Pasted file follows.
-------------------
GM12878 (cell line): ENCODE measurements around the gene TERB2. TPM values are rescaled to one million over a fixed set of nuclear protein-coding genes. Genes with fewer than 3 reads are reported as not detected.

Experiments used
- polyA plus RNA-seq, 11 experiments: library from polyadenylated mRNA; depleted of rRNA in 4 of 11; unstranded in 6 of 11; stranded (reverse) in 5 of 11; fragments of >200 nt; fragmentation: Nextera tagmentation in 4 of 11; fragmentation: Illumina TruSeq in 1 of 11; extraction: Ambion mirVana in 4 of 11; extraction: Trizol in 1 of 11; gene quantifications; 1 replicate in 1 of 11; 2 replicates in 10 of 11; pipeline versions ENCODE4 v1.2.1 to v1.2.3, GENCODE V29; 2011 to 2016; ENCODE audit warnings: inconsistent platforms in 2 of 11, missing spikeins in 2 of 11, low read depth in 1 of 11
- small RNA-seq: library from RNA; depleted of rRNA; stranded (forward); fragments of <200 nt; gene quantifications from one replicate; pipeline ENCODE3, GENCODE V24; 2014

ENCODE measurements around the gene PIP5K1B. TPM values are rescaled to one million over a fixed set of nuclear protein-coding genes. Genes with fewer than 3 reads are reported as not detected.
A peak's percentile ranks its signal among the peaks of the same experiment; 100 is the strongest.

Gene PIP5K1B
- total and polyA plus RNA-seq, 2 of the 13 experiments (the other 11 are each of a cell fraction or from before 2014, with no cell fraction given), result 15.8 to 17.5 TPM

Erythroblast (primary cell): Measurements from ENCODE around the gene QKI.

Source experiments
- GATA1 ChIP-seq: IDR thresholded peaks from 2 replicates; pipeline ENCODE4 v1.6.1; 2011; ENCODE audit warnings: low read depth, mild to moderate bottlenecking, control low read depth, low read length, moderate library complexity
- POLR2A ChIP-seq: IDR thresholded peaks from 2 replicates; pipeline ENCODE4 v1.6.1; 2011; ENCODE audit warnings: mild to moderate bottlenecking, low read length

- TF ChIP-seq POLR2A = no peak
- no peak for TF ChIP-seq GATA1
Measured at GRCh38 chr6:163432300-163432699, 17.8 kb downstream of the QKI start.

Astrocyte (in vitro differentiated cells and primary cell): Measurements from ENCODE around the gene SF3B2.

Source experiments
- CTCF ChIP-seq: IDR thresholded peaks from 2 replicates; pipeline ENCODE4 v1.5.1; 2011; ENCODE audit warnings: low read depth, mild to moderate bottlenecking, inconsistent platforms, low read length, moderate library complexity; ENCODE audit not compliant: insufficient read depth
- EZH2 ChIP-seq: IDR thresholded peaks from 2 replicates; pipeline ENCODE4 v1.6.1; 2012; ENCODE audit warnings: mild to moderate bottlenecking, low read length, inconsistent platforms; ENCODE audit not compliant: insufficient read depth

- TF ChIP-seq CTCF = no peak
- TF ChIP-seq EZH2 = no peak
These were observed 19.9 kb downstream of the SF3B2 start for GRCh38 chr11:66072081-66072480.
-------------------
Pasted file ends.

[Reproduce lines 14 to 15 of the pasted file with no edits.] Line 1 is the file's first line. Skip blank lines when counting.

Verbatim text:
- no peak for TF ChIP-seq GATA1
Measured at GRCh38 chr6:163432300-163432699, 17.8 kb downstream of the QKI start.